Discussion: dynamic external symbol loading, and why not-having-it is such a profound problem


#1

I’m about to email Zap support about this, as it’s a critical issue for us: but I thought it worth posting here for discussion. Grab a coffee and a comfy seat, though, this is going to be long.

I’m at the point in my AR research where I have to pick a provider, and Zap is ticking all the boxes for us, with one huge caveat. It sounds trivial and esoteric, niche even, but it has a profound effect on workflow and scalability. It’s the fact we can’t load external symbols dynamically.

(anywhere I write “symbol”, read it as “subsymbol” if that helps - but they’re the same thing)

Workflow wise this means:

  • we can’t modularise our development properly. If you want to use a common symbol across multiple experiences, it has to be copied in. It can’t just be referenced. So any changes to that symbol then have to be manually copied into every experience, relinked, the old one removed.
  • we can’t preview symbols without previewing the whole project they’re in. When tweaking a small symbol within a big project, that makes the development iteration loop incredibly wasteful, time-wise. Every little tweak requires the whole project to be reuploaded.
  • we can’t use traditional version control for symbols. If, say, we decide to change how our universal “call-to-action” button in all our experiences works, there’s no way for us to know all our experiences have the latest version without opening each one up separately and checking it. There’s no way to roll back just a symbol.
  • memory footprint and payload size are larger than they need to be. If we create a reusable element (say, a lens-flare generator), and we want to use that within a variety of different symbols, it has to be a copy each time. Any assets we use within it end up being copies. It’s all copies.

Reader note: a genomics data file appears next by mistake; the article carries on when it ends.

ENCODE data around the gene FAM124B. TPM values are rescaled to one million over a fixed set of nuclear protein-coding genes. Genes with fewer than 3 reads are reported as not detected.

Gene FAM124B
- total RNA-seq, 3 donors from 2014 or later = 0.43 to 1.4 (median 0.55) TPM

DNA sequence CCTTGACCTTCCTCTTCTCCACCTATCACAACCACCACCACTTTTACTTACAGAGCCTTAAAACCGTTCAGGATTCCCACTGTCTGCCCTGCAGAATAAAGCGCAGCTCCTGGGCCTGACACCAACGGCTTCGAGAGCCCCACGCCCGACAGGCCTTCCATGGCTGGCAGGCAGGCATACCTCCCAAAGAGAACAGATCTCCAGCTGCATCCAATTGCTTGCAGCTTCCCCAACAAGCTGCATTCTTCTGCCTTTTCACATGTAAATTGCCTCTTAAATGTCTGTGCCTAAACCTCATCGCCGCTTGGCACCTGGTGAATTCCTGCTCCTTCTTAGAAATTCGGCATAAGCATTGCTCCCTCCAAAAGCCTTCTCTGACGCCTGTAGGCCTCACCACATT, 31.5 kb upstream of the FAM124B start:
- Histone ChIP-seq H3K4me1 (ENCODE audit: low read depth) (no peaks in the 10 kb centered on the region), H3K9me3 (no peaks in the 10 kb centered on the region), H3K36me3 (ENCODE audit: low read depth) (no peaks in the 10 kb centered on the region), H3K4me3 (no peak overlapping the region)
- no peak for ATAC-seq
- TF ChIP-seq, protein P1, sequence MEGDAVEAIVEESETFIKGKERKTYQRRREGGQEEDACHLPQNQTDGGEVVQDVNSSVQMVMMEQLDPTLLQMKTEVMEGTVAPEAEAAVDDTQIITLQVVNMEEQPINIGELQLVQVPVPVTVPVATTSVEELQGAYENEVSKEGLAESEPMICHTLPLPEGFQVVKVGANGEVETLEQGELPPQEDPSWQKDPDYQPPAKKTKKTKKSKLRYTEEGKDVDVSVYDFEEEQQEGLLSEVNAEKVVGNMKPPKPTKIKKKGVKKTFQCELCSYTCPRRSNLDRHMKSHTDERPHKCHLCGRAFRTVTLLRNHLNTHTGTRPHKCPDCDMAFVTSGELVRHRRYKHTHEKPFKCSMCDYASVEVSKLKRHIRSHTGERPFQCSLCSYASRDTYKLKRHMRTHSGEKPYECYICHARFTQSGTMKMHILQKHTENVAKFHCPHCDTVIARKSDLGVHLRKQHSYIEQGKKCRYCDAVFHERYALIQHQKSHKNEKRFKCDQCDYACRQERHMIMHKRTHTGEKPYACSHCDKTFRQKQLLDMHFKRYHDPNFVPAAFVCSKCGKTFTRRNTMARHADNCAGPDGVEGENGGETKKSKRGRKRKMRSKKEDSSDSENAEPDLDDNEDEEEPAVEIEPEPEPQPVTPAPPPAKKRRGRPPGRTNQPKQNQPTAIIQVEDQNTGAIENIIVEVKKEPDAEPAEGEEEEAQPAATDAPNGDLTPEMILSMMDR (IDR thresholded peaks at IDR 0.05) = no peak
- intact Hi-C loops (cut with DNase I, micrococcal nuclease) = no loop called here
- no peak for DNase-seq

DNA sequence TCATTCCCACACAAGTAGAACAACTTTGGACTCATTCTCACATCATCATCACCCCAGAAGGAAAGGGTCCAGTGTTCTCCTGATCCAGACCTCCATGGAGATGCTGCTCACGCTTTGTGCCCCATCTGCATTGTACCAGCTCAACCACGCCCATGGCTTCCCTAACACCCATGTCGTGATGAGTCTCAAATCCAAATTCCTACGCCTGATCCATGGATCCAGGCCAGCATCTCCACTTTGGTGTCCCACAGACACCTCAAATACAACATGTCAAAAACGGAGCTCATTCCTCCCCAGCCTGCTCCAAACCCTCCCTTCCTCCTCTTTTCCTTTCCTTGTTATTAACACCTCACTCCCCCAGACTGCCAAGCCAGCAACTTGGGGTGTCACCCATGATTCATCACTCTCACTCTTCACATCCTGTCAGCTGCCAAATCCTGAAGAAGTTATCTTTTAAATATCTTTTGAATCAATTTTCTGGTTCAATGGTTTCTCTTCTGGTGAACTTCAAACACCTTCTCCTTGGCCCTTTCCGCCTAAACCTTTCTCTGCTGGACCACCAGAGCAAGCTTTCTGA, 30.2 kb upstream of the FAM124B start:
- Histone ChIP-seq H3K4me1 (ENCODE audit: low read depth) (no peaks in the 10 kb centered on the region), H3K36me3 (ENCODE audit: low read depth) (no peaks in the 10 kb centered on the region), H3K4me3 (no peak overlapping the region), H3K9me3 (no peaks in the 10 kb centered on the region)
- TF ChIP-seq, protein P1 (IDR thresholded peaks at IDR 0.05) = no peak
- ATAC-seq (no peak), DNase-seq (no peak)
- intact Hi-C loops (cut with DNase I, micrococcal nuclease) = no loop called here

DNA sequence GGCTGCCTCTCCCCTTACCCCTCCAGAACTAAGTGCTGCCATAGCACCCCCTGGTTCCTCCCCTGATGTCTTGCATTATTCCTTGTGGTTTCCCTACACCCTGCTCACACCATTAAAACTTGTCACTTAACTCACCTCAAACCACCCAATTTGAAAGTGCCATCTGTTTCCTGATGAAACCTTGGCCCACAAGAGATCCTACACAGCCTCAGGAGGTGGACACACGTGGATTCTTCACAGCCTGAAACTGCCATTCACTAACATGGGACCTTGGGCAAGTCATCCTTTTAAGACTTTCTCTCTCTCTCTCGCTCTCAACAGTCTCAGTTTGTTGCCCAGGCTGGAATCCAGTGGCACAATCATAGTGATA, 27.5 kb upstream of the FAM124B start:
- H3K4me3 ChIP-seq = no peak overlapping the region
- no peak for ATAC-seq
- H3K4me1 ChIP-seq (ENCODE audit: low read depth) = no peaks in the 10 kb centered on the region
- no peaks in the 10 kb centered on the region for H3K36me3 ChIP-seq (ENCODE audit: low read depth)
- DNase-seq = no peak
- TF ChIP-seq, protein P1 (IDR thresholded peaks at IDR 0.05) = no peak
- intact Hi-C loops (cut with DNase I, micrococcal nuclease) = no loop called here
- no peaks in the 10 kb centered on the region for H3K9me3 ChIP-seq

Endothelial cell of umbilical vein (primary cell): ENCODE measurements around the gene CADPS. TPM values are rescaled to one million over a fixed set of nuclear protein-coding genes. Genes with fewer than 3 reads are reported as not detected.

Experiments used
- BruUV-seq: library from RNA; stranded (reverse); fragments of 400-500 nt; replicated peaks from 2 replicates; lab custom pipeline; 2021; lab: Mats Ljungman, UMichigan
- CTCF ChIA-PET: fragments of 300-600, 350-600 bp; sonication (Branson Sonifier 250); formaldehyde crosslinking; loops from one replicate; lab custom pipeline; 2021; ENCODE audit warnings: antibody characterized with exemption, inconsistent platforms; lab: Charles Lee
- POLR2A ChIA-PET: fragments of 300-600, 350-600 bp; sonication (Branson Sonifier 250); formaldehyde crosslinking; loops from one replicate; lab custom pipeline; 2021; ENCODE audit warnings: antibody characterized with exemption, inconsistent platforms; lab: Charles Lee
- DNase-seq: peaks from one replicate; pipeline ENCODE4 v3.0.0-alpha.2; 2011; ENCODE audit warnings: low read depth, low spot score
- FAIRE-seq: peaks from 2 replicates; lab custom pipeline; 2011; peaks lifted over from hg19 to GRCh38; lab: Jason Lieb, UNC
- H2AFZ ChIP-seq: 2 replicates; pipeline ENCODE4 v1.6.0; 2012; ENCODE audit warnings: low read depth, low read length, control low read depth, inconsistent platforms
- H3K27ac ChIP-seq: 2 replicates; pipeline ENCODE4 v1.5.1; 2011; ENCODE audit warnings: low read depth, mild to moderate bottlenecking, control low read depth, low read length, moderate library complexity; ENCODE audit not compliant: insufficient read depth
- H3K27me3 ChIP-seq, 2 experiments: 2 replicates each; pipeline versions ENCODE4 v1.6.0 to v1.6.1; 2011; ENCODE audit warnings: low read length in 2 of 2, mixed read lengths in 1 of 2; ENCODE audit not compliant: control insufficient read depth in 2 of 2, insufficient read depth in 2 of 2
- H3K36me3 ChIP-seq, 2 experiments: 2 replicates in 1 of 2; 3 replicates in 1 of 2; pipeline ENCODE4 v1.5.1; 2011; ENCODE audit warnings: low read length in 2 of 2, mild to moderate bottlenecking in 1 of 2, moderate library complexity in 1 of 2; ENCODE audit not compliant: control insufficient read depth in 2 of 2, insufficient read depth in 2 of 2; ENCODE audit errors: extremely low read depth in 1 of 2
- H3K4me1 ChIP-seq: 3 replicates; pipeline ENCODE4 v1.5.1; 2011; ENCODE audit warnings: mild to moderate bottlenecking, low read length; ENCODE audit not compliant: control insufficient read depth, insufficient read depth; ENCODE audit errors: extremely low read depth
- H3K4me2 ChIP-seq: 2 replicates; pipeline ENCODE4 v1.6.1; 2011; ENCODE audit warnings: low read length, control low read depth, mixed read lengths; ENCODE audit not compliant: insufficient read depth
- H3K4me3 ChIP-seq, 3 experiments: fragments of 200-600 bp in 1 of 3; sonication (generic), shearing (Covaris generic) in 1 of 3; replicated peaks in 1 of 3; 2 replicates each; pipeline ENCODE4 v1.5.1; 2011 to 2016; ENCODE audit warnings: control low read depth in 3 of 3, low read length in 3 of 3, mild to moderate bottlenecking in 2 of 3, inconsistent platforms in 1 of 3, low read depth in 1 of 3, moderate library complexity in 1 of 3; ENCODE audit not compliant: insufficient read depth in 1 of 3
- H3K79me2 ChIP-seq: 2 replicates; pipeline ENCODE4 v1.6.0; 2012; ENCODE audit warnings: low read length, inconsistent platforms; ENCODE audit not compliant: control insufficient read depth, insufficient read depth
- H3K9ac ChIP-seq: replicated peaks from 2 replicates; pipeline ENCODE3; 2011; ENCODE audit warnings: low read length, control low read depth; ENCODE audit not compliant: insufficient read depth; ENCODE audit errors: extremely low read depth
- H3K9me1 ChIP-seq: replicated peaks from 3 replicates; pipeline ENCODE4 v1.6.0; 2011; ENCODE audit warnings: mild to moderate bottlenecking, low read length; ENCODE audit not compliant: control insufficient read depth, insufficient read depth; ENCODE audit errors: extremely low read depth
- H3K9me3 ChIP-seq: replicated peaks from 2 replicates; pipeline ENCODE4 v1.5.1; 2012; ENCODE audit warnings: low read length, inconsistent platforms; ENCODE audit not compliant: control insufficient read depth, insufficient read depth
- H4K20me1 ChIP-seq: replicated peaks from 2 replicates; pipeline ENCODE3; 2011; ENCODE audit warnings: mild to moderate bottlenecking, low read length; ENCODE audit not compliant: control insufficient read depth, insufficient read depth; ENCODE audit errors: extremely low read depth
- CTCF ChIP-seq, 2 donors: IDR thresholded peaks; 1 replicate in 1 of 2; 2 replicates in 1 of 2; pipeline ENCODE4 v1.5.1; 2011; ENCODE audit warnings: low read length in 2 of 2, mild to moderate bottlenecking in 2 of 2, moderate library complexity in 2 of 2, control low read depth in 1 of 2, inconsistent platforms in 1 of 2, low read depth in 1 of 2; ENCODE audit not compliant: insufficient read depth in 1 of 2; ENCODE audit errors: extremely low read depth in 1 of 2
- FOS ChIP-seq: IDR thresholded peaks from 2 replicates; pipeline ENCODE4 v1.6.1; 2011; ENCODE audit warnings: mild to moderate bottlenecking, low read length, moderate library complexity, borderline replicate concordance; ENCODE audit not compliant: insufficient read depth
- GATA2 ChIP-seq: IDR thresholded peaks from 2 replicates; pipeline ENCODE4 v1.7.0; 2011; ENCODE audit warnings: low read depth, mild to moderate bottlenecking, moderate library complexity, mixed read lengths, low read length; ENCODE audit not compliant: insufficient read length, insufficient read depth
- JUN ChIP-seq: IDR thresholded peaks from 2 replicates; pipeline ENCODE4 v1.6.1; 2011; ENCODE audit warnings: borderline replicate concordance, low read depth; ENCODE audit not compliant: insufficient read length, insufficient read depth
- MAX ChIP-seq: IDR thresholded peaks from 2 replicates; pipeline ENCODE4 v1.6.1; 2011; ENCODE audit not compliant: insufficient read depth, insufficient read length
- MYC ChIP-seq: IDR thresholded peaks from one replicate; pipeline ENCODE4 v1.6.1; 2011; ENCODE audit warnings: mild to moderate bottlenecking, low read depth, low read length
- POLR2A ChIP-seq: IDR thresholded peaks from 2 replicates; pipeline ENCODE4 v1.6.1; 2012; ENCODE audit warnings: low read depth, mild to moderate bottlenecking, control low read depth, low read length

Project scale is limited:

  • all the logic and animation in an experience has to be contained in one single monolithic project. If you want to make a 5 minute AR music video experience, say, it all has to be squished into that single project. If you want to make a rich game experience, every single level, every bit of gameplay logic from start to end, has to be in that single project. If you want to let the user make choices within an experience, every possible outcome has to be built into that single project.

I know what you’re thinking, honourable reader: hey, @howiemnet, there are workarounds that can ameliorate some of this: you can stream in images / audio / video / meshes, and you can deep link between experiences, and if you want to isolate a symbol to work on, there’s nothing to stop you exporting a copy, opening that up on its own etc, then re-integrating it into all your projects again. But its a usability nightmare. Deep linking between experiences is horribly clunky and about as un-seamless as you can imagine: you certainly can’t do it within an audio track, and you can’t carry any sort of tracking state over.

Just to lighten the mood slightly, here’s a drawing of a cat:

37

OK.

I cannot imagine that this isn’t on Zap’s roadmap. It just must be. And I can understand why it wasn’t a day one feature: it’s relatively advanced, and it requires us devs to know what we’re doing. But we’ve been doing this kind of dynamic subsymbol stuff since the days of Macromedia Flash, so it’s not a new concept even in this world of interactive media. I absolutely don’t buy any argument along the lines of “but it would add complexity for our users”. There’s nothing about this that would make life harder for users who don’t want or need to use it.

It wouldn’t even need a new function. A Zap project is a symbol, so you should be able publish your symbol just like any other project, and load and attach it just like you can with a mesh: